"Now, look at the contours of North and South America, as opposed to South Africa and Europe. Allowing for lowlands that are now permanently submerged shoals, does not the map resemble a puzzle picture with the assembled portions shaken apart? See how the eastern angle of Brazil, at Cape St. Roque, would fit snugly into the Gulf of Guinea, the bulk of the Sahara Desert lie along the retreating northeastern coast of South America, the lower half of the same continental coast line correspond with that of southwestern Africa."
Morse followed the argument with an interest that began to be leavened by the other. man's conviction. The theory was at least plausible.
"So! Then presume that this cataclysm found the Minoan, then settled in their new country of Atlantis, established somewhere westward of what is now Cape Verde, in the Franco-African possessions. After the movement had subsided, the survivors found themselves
on the Brazilian coast, in the neighborhood of Para, south of the Amazon, itself a subsidiary crack of the catastrophe reaching more than two thirds of the way across South America. The sands of Sahara—the sandstone plateaus of Brazil are coeval!"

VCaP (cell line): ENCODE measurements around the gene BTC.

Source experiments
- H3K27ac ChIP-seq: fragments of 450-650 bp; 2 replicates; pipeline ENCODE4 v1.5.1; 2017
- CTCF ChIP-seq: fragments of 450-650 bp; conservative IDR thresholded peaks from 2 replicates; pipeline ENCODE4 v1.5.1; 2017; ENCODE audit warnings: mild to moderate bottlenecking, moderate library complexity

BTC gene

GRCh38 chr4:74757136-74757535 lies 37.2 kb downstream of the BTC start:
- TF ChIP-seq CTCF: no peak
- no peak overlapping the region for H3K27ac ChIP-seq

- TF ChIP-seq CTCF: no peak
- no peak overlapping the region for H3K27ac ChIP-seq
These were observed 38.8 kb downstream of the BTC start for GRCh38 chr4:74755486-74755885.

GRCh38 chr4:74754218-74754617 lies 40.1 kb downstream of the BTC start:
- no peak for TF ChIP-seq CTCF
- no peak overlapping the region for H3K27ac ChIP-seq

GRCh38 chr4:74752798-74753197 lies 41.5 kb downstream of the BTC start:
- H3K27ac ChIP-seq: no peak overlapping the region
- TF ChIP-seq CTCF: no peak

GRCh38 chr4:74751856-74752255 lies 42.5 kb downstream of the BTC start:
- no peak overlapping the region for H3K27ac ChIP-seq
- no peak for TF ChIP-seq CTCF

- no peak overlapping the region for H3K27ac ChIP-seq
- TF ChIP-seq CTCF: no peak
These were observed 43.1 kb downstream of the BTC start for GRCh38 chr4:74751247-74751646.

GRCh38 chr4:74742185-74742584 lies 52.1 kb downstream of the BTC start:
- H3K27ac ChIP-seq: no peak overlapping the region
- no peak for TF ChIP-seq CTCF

The idea was startling, revolutionary; yet to Morse, listening to the inspired voice of Laidlaw, it gained possibility.
"But would the Minoans or Atlanteans survive such a catastrophe?"
"Why not? Other tribes did, and handed down the story of the Deluge. There is no reason why their descendants should not be living today. Remember, their have been persistent rumors since the earliest explorations of white-skinned peoples living in the remote interior of South America. If we find a people in Dor who show the characteristics of Atlantis—or Crete—why then my critics are confounded, and you and I will have achieved no small measure of fame.
"What time is it?" he broke off.
"I can't wait two hours, Morse. It's an impossibility. Where is your telephone?"